Saturday, March 1, 2014

Different

I really want to see you
Really want to see you, Lord
But it takes so long, my Lord
                      — George Harrison 
With the holiday of Purim approaching, the countdown to Pesach (Passover), just one month later, has begun. Pesach begins with a ritual dinner, the Seder. There are as many types of Seder as there are Jewish families, but virtually all share a common theme: a sustained focus on the asking of questions. The questions aren't necessarily meant to be answered—as has often been noted, the Haggadah does not even provide a direct answer to the famous Four Questions.  At the Seder, it is the question—or, rather, the questioning—that is important.

Ironically, this subordination of answers may itself be the best response to the root concern of the Seder: why is this night different from all other nights? From our first breath through our last, we search relentlessly for the reasons behind the mysteries and obstacles life puts in our path. Tonight, though, we will expect no answers. We are reminded that the answers to most of life's questions will remain elusive; and that nonetheless, year after year, we must continue to ask.

Depiction of 19th century Seder in Ukraine
When it comes to Judaism, I'm rather partial to one particular question from the Seder: What do these symbols and rituals mean to you? A seemingly obvious inquiry, and yet it is the only one for which the Haggadah chides the questioner, calling him "evil" and explaining that by by saying you rather than us he sets himself apart, and should therefore be reprimanded.

Perhaps. But I'd prefer to believe that Jewish culture has progressed to the point at which we can be comfortable asking the hard questions. Why is this night—this Seder, this Shabbat, this Kol Nidre—different from all other nights? And surely this question is a proxy for the oldest and thorniest challenge of them all: why is this people different from all others? Are our values so different? Must we perpetually set ourselves apart from the rest of society? Would assimilation—even total assimilation, the complete loss of our distinct identity as a people—really be the tragedy that our parents believed it to be? If so—if the distinction is well worth preserving—then what role do God, religion, and ritual practice play in that preservation? Can our community continue to exist without them?

What do these symbols and rituals mean to you? And, by extension, what should they mean to me?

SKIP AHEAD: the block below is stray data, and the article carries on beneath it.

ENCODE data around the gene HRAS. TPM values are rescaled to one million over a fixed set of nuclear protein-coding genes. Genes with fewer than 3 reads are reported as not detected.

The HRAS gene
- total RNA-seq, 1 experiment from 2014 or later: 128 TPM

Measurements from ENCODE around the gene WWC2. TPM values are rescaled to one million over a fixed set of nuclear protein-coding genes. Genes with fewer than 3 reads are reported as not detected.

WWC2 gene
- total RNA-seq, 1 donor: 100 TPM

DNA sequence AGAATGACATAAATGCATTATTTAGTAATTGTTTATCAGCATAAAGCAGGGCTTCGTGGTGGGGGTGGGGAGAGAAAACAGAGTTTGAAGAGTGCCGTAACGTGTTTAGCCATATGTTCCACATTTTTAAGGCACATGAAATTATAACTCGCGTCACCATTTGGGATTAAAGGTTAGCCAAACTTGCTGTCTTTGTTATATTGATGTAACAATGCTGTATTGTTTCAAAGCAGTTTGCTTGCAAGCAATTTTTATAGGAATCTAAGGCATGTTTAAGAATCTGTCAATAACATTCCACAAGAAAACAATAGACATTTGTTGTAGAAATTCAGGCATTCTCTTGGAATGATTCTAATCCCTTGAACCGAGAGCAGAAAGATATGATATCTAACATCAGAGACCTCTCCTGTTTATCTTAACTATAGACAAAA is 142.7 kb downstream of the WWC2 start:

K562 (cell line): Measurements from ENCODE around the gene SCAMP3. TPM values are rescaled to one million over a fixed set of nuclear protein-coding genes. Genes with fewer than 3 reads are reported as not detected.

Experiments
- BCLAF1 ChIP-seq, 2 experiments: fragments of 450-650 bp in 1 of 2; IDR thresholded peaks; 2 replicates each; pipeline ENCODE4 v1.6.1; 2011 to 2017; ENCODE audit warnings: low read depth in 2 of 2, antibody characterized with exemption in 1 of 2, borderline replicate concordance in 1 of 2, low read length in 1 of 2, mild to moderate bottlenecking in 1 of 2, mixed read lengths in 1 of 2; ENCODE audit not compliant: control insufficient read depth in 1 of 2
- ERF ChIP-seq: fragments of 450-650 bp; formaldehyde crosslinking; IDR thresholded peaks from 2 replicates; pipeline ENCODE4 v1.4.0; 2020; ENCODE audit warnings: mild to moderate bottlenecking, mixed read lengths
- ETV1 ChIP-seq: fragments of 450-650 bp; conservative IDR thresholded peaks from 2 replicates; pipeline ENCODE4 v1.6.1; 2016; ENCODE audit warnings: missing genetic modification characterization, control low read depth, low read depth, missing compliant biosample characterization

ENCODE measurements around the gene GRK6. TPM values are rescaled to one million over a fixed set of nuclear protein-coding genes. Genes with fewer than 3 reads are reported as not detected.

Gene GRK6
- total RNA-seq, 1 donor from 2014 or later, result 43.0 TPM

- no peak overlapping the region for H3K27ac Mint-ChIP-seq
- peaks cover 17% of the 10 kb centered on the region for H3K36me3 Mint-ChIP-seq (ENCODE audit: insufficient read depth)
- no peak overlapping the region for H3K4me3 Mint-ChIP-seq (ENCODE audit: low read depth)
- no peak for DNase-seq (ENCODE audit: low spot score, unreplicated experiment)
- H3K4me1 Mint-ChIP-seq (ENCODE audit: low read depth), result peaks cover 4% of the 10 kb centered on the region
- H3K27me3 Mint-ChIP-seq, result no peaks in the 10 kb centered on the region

In a recent article in the online journal Tablet, author Jonathan Zimmerman identifies himself as an atheist who grew up in a Conservative synagogue. Reaching adulthood, he set out to find a new home within the greater Jewish world, one that supported his rationalist beliefs. He describes his growing distress as he discovered that any community that satisfied him intellectually seemed to fall short emotionally. The liturgy and praxis that had nurtured him to adulthood were poisonous to those who shared his worldview, while his rational rejection of Abraham's God and the divine origins of Torah made it difficult for him to participate in those rituals, to recite those words, he found most comforting.

Zimmerman offers no answers. As the Seder reminds us, perhaps there are none. But we keep asking, even as, day to day, we continue to do the things that make us whole, that bring us peace, whether we understand why or not.

I really want to see you, Lord. I know you're not there, but I seek you anyway, in myself, in my children, in the world around me. I will address you, though my supplications remain forever unheard. I will ask your forgiveness, and perhaps in doing so I will be reminded to forgive others. I will proclaim you the ruler of the universe, who brought forth bread from the ground, because like my primitive ancestors it comforts me to believe—or in my case, to pretend—that you are conducting the whole orchestra, that your eye is upon me and upon the sparrow. Yes, yes: I know better. I am resigned to the real world, the world in which the hawk takes the sparrow, swiftly, remorselessly. But I will gladly spend a few hours in that idealized place in which the sparrow sings on, its trills threaded within the chanting and laughter of my family's Seder table.

Monday, January 27, 2014

Discrimination, Incarceration, and Political Stagnation

In his New York Times blog this week, Nicholas Kristof finds evidence of a deepening societal rift revealed in a story of law enforcement run amok.  The columnist reminds us that bank executives (some of whom are my former employers) have harmed millions through shady and deceptive business practices, without spending a single hour in prison. Meanwhile, single moms, teens, and others who have used marijuana have hurt no-one, yet many—usually the poor—will sacrifice years of their lives incarcerated alongside murderers and rapists.

There are some encouraging signs. In reference to the tide of states legalizing marijuana, President Obama recently said, "[I]t's important for society not to have a situation in which a large portion of people have at one time or another broken the law and only a select few get punished."

It's a relief to finally hear any American politician—much less the President—finally acknowledge the obvious: that the unnecessary, unjust, and arbitrary war on drugs has left our prisons overcrowded and our socially disadvantaged understandably resentful.